Musical instruments in Mogao Grottoes murals come back to life

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Chen Haiqi, a 22-year-old Chinese lute player, felt as though she had traveled 1,000 years back in time when she played her instrument as part of a most unusual performance.

The young woman was invited to play the Chinese lute at the 5th Silk Road (Dunhuang) International Cultural Expo and the 10th Dunhuang Tour -- Silk Road International Tourism Festival, held in northwest China's Gansu Province in September.

She was shocked when standing on the stage in an exhibition hall where she saw the exquisite musical instruments hanging on the wall were the same as those she had seen in the Mogao Grottoes murals.

"When the melody drifted, in that moment I felt like I was traveling back more than 1,000 years," Chen said.

The musical instruments on display were restored based on paintings in the Mogao Grottoes, a UNESCO world heritage site and home to a vast collection of Buddhist artwork -- more than 2,000 colored sculptures and 45,000 square meters of murals.

"The grottoes were first constructed in the year 366. And experts found that more than half of the over 400 caves in the southern area of the Mogao Grottoes have images related to music, among them, more than 6,000 musical instruments appeared in the murals," said Wang Jieyuan, director of an exhibition of the restored instruments held during the expo.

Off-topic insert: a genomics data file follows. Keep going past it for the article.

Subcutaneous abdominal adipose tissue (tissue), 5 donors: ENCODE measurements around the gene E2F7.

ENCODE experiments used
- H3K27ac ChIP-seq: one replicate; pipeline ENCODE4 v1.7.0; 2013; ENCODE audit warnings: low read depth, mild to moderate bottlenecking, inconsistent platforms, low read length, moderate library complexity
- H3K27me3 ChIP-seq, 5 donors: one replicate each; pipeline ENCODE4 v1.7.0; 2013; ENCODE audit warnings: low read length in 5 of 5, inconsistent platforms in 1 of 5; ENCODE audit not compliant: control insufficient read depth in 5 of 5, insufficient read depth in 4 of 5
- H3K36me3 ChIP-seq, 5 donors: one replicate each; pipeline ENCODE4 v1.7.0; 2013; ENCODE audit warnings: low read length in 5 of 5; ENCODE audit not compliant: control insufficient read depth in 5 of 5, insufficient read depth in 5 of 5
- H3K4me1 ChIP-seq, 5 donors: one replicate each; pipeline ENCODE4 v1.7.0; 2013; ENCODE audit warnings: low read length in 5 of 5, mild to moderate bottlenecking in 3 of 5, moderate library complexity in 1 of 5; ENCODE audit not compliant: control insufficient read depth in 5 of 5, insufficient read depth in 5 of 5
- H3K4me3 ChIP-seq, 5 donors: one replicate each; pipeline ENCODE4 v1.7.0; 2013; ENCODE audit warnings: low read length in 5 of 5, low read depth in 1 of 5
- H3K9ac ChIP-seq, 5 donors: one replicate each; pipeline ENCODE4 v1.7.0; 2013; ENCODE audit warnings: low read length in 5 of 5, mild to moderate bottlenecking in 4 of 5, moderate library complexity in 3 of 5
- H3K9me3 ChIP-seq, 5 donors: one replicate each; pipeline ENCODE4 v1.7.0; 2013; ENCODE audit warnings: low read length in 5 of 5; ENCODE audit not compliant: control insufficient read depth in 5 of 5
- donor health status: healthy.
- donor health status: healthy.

Thanks to the unremitting efforts of researchers, including Zheng Ruzhong, who has led the restoration of the ancient musical instruments in the murals since the 1980s, more than 240 ancient instruments including percussion instruments, string instruments and wind instruments have been brought back to life.

Some of the well-known musical instruments restored were displayed in the exhibition, including ruans, known to Westerners as "moon guitars" or "Chinese guitars," bamboo panpipes, flutes and ancient konghou.

"Dunhuang culture should not just be limited to documents. We offered an opportunity for the public to interact with art," said Wang.

Apart from the exhibition, the replicated instruments were also played in art performances during the expo, including a large-scale folk instrumental musical drama "Xuanzang's Pilgrimage," depicting the legendary Chinese Buddhist monk's journey along the Silk Road in the 7th century.

The drama was performed online and offline to viewers at home and abroad. More than 200 representatives from Belarus, Thailand and other countries, regions and international organizations were members of the live audience.

"From silent murals to melodious music played by the restored instruments, I witnessed a dialogue between history and art," said Chen.

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